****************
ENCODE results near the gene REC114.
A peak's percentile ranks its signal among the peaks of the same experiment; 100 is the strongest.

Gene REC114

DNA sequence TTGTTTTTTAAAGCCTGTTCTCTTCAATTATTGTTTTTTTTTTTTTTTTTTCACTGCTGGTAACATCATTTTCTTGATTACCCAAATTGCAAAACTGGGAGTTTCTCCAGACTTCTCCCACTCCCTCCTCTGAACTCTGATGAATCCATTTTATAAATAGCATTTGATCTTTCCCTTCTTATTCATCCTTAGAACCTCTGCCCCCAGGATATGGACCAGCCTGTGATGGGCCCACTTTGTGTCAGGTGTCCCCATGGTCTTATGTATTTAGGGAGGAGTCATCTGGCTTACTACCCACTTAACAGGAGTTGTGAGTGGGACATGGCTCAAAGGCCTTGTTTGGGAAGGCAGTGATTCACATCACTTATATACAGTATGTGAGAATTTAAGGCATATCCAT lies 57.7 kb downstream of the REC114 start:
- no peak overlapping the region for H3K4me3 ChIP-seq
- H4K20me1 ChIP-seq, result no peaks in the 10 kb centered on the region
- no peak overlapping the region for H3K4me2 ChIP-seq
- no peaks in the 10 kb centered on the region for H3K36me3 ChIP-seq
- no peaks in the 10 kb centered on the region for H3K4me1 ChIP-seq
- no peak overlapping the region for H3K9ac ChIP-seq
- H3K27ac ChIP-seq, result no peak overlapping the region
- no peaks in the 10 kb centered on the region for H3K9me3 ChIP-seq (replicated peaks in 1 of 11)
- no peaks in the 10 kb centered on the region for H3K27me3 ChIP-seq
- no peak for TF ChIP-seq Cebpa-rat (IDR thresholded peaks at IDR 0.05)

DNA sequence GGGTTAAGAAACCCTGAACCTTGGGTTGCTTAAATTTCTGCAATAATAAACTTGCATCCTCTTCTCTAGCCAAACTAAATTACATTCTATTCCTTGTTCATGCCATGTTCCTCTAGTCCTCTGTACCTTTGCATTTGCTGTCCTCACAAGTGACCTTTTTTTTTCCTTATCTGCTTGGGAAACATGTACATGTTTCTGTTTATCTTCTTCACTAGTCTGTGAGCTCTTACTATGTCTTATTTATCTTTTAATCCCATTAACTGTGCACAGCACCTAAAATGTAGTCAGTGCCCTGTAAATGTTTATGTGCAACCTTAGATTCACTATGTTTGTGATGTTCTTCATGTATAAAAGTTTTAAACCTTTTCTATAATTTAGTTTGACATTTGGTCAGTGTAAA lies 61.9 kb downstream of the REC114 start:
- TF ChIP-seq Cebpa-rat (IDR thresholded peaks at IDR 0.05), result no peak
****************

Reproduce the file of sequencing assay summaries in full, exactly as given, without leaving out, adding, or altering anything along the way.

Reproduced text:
ENCODE results near the gene REC114.
A peak's percentile ranks its signal among the peaks of the same experiment; 100 is the strongest.

Gene REC114

DNA sequence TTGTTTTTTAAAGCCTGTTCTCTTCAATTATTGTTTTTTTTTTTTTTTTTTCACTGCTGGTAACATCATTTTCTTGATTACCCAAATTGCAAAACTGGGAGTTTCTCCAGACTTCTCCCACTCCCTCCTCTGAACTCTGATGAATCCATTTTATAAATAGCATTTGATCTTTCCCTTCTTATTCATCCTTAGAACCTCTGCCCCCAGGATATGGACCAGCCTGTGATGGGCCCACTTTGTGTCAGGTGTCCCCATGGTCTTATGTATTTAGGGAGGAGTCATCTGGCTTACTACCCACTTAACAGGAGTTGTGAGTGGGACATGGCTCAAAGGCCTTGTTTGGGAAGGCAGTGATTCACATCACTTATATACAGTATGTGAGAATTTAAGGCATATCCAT lies 57.7 kb downstream of the REC114 start:
- no peak overlapping the region for H3K4me3 ChIP-seq
- H4K20me1 ChIP-seq, result no peaks in the 10 kb centered on the region
- no peak overlapping the region for H3K4me2 ChIP-seq
- no peaks in the 10 kb centered on the region for H3K36me3 ChIP-seq
- no peaks in the 10 kb centered on the region for H3K4me1 ChIP-seq
- no peak overlapping the region for H3K9ac ChIP-seq
- H3K27ac ChIP-seq, result no peak overlapping the region
- no peaks in the 10 kb centered on the region for H3K9me3 ChIP-seq (replicated peaks in 1 of 11)
- no peaks in the 10 kb centered on the region for H3K27me3 ChIP-seq
- no peak for TF ChIP-seq Cebpa-rat (IDR thresholded peaks at IDR 0.05)

DNA sequence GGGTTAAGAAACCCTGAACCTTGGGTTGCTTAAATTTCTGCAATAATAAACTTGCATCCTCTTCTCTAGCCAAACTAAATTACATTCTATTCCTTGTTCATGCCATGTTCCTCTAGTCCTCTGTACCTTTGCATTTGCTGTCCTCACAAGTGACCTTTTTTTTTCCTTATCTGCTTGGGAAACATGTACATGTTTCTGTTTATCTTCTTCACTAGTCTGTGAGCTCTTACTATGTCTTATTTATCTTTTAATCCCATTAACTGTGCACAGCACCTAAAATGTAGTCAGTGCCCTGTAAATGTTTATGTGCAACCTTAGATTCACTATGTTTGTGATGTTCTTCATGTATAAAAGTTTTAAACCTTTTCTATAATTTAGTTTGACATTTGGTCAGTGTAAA lies 61.9 kb downstream of the REC114 start:
- TF ChIP-seq Cebpa-rat (IDR thresholded peaks at IDR 0.05), result no peak